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ENDviolence steps up at Nations Cup

After an extensive training course at the OFC Academy, Sanga has returned home to PNG with the knowledge and enthusiasm to launch the ENDviolence campaign in his country and drive its messaging throughout the OFC Nations Cup.
“Already we have managed to get Papua New Guinea National Soccer League players on board as ambassadors as well as a few players from the PNG national team,” Sanga says.
“Everyone is excited and looking forward to launching the campaign.”
Together with UNICEF Papua New Guinea, Sanga will coordinate the Urban Youth programme, training 200 unemployed youth to work as volunteers at the Nations Cup. This programme will be extended to the FIFA U-20 Women’s World Cup, where a further 600 youth will be trained.
Sanga will also coordinate the Adopt-a-Team programme, where the participating national teams visit different schools and join in Just Play activities with the children.
In addition to the in-country programmes run by Sanga and PNGFA, important messages about respecting women and children will be shared by national players through films developed during the OFC Champions League in April.
OFC Head of Social Responsibility and International Relations Franck Castillo believes the films are key to reaching the audience of young children that ENDviolence is aimed at.
“I am very pleased with the work our Communications Coordinator Sophia Fromont has put into this campaign. Creating films that show national team players opposing violence towards women and children is the only way to influence the young generation of boys that the campaign is aimed at,” Castillo says.
“Children that do not have respect for women will not listen to a women telling them to change. They need to hear it from someone they look up to, and if these children are passionate enough about football to attend the Nations Cup then these national players will have enough influence to encourage change in the children.”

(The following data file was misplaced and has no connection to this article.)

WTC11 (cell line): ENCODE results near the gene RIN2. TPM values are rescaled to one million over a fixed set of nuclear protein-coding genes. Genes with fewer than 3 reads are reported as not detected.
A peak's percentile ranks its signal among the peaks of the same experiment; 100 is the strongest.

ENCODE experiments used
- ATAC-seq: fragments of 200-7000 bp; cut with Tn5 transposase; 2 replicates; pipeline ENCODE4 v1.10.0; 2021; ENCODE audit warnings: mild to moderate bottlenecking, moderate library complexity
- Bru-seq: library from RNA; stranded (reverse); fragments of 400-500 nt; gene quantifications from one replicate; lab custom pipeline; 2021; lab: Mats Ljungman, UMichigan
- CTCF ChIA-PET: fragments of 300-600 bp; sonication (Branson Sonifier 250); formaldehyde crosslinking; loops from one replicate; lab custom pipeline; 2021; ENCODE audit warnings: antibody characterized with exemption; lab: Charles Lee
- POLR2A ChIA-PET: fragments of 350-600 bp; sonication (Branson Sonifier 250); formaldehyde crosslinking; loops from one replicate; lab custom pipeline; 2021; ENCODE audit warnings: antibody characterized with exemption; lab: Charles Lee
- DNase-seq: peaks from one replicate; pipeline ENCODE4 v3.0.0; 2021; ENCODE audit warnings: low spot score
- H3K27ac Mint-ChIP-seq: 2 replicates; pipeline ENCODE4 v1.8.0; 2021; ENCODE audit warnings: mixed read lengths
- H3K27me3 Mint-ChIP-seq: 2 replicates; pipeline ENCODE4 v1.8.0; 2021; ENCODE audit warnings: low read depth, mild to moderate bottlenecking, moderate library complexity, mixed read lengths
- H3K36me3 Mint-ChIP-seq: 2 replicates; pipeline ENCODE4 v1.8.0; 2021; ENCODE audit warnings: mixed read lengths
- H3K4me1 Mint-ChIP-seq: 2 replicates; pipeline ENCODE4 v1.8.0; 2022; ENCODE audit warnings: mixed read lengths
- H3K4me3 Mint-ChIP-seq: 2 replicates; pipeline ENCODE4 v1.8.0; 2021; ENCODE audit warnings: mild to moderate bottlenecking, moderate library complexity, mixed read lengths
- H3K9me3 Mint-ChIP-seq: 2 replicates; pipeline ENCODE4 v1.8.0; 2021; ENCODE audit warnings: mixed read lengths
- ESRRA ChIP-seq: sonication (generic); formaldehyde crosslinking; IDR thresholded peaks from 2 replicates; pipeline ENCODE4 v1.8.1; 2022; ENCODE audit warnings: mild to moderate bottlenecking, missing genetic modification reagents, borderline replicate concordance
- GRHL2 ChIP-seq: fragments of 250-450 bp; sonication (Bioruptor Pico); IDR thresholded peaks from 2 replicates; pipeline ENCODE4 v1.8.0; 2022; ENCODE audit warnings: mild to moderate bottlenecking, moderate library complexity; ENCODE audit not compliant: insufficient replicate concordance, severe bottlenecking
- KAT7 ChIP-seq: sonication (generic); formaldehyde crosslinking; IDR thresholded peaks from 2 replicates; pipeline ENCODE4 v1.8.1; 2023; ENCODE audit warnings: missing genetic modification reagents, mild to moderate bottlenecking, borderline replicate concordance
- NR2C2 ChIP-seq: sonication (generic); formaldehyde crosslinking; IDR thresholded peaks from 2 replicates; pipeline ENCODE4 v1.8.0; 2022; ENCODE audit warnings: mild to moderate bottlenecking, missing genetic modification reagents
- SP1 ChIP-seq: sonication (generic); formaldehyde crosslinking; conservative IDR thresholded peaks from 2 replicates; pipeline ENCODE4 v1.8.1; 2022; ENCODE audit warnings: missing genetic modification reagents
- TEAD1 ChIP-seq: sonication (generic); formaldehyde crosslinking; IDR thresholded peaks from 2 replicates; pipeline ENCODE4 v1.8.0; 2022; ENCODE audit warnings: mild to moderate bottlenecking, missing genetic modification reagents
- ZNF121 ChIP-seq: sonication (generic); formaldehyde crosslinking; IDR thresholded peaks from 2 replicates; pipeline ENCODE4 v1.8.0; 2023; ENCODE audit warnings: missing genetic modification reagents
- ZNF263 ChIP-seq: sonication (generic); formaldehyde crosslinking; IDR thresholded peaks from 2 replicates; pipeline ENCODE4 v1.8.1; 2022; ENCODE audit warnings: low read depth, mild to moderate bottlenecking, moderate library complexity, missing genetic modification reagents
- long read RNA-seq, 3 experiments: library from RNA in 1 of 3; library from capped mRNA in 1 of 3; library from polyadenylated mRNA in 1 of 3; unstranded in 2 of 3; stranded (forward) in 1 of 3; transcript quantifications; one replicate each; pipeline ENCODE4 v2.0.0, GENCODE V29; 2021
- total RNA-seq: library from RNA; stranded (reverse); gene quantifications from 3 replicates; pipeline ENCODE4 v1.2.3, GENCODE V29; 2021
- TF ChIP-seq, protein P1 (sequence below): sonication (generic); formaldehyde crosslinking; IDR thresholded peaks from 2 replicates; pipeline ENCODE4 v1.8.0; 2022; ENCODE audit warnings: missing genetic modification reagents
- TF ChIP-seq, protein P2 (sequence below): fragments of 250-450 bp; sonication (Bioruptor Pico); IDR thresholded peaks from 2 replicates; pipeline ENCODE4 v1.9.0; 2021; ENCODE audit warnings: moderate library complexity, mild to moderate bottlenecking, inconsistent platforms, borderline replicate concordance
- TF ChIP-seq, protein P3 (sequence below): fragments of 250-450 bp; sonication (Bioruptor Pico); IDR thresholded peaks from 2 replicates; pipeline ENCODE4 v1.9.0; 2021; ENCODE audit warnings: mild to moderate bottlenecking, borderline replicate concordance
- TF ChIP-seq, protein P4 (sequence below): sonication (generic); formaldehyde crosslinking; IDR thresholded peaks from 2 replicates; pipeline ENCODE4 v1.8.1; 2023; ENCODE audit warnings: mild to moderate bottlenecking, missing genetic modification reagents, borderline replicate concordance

Soundbites, banners, and an ENDviolence flag will be used throughout the tournament, and at the Nations Cup final, the crowd will join the campaign, holding up ENDviolence red cards of their own in the stand against violence at half-time.
Sanga is confident about the success of the campaign and understands the importance of bringing these messages to Papua New Guinea.
“Many research papers have highlighted that violence in all forms has risen dramatically in recent years in the Pacific.
Papua New Guinea is no exception to this statement. People need to be educated on the rights of children and women,” Sanga says.
“The ENDviolence campaign is an important tool to advocate this issue which is currently affecting children and women in the country. To have it in place during the OFC Nations Cup and the FIFA U-20 Women’s World Cup provides the best avenue to reach masses of people.”
The ENDviolence campaign was developed by OFC in collaboration with UNICEF. It focuses on ending violence towards women and children through awareness campaigns which will be ongoing in 10 countries across the Pacific throughout 2016.

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